Together, Billy and Lil had four darling children, Mary, William, Pauline and Dennis, who gave them four grandchildren, Lawrence, Aisling, Eoin and Aoife who made Billy an immensely proud grandad.

Billy’s eldest son William and his wife Siobhan have continued on the Craul legacy and are now the third generation to tend shop in the village.

“He was a very good father to us all,” said William. “We were never short of anything. He’d never put one child above the other, he treated us all equally.

“He treated other people every bit the same way as he treated his own children, that’s what people loved about him.”

Billy absolutely adored music and was a singularly talented musician in his own right. He began playing the drums in his brother Jimmy’s band in the 1950’s, and later had his own six-piece jazz band. He also played the accordion and the harmonica all over the country.

Oh and he could sing. William explained that his father had one song in particular that he would sing, called ‘There is no Secret’. In a touching moment, William’s younger brother Dennis sang a rendition of it at the graveside on Monday, after the funeral.

Billy’s passion for music knew no bounds. When he and Lil would go on holidays to stay at the Achill Sound Hotel every year, Billy would usually end up taking over the place with with his impeccable playing.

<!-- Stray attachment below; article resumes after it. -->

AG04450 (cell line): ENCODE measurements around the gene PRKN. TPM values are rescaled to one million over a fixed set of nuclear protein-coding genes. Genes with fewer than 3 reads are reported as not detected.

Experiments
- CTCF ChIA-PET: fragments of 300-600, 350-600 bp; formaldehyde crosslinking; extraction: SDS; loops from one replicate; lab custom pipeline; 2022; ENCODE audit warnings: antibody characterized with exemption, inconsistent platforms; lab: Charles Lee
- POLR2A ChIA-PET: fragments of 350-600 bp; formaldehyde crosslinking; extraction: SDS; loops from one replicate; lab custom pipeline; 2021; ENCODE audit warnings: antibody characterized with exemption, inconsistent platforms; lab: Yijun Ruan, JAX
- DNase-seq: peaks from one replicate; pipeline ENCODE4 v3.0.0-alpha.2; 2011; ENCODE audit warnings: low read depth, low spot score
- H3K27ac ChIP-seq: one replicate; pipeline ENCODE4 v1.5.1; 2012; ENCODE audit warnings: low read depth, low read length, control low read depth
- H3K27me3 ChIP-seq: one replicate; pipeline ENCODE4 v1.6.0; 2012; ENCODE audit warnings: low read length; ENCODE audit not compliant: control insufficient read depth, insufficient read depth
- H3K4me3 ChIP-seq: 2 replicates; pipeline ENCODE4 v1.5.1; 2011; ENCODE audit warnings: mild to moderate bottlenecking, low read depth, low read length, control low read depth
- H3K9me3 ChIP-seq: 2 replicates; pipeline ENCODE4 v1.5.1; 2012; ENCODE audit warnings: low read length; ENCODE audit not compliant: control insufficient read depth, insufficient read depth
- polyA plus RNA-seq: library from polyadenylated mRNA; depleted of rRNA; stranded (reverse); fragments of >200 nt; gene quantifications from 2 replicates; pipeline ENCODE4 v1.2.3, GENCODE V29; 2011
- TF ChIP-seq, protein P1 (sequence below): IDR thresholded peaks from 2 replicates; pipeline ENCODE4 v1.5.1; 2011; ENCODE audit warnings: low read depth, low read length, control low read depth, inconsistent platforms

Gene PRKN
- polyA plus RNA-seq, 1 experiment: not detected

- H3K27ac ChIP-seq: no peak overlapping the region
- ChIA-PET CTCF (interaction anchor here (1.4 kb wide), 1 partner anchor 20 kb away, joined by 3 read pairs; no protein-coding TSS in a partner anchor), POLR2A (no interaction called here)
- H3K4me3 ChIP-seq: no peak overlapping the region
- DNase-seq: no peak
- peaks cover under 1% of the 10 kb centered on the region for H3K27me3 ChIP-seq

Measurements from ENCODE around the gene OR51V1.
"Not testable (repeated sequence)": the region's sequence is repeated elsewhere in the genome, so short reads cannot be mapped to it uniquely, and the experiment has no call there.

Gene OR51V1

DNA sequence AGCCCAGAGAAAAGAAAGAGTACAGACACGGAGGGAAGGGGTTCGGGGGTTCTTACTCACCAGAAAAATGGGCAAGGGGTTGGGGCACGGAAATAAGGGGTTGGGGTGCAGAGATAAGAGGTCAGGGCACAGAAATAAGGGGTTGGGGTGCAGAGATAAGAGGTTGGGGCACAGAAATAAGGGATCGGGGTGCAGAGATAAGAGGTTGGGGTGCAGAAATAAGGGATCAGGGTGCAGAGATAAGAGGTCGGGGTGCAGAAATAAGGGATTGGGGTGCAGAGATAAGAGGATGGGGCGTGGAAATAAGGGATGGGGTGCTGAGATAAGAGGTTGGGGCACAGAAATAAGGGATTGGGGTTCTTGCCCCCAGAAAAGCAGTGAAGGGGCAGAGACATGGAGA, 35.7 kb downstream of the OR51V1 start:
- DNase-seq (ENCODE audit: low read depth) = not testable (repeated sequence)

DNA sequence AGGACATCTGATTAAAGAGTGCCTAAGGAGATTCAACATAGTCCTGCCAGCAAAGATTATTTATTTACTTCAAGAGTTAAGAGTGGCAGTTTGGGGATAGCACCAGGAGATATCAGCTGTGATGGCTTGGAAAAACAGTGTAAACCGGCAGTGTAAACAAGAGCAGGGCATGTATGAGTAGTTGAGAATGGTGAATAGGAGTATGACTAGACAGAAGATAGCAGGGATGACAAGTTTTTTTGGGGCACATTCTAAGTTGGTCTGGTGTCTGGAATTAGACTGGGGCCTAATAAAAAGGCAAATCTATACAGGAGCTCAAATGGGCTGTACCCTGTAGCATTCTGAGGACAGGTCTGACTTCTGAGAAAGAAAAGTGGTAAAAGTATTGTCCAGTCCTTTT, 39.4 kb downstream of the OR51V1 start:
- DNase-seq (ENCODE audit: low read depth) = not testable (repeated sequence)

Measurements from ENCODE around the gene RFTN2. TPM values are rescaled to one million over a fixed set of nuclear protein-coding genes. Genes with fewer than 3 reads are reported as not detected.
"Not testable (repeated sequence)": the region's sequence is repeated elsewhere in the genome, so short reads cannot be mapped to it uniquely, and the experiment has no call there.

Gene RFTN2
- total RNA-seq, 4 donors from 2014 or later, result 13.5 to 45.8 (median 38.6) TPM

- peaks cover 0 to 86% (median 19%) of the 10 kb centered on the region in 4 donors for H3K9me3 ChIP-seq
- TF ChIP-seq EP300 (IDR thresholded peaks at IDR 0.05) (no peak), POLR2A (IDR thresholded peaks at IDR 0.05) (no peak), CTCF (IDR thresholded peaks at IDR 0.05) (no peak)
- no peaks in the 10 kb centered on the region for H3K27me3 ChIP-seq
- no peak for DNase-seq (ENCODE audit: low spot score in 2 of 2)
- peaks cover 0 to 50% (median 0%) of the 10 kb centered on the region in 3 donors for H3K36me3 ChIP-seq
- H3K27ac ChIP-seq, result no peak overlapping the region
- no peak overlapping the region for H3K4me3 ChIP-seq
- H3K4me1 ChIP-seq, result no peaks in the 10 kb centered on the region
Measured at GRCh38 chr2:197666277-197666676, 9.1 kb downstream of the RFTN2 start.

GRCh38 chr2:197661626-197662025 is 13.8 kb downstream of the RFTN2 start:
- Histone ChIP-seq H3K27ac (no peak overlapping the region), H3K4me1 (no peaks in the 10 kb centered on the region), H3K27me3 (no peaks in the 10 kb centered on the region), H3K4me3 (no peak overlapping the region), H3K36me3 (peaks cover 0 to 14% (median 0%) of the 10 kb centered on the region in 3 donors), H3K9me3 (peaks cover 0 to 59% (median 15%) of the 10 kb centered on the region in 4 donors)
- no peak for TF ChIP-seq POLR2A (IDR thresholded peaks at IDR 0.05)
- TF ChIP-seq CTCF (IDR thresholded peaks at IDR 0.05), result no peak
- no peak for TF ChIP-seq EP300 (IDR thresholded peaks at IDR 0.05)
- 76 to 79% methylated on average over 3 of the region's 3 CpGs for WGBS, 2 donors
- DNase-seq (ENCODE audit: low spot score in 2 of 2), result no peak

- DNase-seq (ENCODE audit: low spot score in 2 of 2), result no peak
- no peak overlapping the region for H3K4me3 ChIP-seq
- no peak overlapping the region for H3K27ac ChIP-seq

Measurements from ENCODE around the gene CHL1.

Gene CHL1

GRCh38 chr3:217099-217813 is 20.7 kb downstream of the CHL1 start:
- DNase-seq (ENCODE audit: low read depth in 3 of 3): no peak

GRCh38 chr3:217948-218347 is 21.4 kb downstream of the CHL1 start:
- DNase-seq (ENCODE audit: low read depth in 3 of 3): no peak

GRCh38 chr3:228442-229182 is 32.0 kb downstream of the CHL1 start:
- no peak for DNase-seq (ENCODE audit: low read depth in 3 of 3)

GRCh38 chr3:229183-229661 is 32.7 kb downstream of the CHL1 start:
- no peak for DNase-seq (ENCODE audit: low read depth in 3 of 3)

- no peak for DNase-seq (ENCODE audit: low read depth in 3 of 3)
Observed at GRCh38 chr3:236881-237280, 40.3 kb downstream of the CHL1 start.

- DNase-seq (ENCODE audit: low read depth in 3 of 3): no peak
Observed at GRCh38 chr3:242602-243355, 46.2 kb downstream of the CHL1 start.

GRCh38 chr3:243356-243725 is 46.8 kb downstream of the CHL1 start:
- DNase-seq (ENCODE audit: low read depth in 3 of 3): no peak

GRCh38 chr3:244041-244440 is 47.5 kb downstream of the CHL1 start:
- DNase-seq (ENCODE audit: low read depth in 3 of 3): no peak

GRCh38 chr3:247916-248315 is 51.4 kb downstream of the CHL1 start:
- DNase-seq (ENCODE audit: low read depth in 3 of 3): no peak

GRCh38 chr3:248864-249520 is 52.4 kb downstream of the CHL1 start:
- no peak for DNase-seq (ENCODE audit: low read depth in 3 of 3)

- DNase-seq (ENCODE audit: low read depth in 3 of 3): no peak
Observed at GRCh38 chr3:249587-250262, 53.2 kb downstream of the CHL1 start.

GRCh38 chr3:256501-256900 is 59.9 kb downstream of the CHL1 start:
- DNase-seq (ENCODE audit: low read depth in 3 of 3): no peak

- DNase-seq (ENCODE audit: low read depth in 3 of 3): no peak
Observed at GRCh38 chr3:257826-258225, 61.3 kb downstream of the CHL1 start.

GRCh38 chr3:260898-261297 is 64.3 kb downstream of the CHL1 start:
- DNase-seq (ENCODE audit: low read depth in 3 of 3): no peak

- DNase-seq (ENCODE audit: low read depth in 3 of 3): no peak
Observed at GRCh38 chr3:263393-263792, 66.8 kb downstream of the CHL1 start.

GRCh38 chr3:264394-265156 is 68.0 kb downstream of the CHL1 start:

He often went to Aughrim on a Tuesday night with his best friend Sean, who said, “Himself, myself and maybe one or two more lads, we’d set out at around 7 o’clock and we’d go out to James O’Toole’s pub in Aughrim. There we’d meet another crowd there and have a great night until about 12 o'clock. Then we’d head back across the Sally Gap home. Oh it was a great time altogether.

“Billy was always the centre piece of everything around here. He was a real local legend.”

Sean sat with Billy last Wednesday night, during his final moments. He waited with his childhood friend until the early hours of Thursday morning, with Billy slipping away shortly after he had left to go home. Sean was said to be utterly heartbroken at his passing.

For his 90th birthday Billy’s children and grandchildren gathered in son William’s house to give him a birthday to remember. Since parties were outlawed by pandemic restrictions, they Zoomed the musicians from the Aughrim night, who sang along with Billy for around two hours.

So, at 90 years of age Billy had his very first Zoom call and, it’s safe to say, he thoroughly enjoyed it!